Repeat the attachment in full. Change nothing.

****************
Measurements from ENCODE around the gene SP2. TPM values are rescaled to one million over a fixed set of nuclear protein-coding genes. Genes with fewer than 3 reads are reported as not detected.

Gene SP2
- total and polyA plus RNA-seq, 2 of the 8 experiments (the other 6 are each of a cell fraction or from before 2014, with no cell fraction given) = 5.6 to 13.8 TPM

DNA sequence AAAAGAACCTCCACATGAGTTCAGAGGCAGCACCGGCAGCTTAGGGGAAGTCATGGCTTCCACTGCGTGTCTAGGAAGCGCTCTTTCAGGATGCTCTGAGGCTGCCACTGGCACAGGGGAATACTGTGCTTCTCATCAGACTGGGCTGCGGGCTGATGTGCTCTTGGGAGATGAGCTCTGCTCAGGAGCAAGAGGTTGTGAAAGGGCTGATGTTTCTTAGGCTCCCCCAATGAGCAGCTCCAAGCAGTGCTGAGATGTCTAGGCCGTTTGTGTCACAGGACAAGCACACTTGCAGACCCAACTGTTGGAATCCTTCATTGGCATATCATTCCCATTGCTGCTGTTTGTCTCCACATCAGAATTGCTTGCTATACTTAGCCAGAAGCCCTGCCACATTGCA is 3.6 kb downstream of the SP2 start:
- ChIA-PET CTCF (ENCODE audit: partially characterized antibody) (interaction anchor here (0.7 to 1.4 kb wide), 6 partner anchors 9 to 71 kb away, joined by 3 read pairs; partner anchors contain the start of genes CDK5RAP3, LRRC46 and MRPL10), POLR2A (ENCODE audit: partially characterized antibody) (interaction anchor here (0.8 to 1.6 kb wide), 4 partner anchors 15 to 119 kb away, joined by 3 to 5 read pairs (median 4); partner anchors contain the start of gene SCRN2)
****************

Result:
Measurements from ENCODE around the gene SP2. TPM values are rescaled to one million over a fixed set of nuclear protein-coding genes. Genes with fewer than 3 reads are reported as not detected.

Gene SP2
- total and polyA plus RNA-seq, 2 of the 8 experiments (the other 6 are each of a cell fraction or from before 2014, with no cell fraction given) = 5.6 to 13.8 TPM

DNA sequence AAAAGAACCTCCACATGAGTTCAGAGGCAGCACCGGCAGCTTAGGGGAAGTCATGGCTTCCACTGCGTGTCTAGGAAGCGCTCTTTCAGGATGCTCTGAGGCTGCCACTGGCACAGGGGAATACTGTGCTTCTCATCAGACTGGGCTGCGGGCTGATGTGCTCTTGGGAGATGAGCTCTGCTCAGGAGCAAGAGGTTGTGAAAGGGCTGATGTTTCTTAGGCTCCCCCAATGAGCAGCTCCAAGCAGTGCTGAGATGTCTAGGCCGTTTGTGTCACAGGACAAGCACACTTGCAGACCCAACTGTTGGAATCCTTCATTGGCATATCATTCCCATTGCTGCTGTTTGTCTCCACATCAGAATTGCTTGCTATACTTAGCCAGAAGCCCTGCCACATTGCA is 3.6 kb downstream of the SP2 start:
- ChIA-PET CTCF (ENCODE audit: partially characterized antibody) (interaction anchor here (0.7 to 1.4 kb wide), 6 partner anchors 9 to 71 kb away, joined by 3 read pairs; partner anchors contain the start of genes CDK5RAP3, LRRC46 and MRPL10), POLR2A (ENCODE audit: partially characterized antibody) (interaction anchor here (0.8 to 1.6 kb wide), 4 partner anchors 15 to 119 kb away, joined by 3 to 5 read pairs (median 4); partner anchors contain the start of gene SCRN2)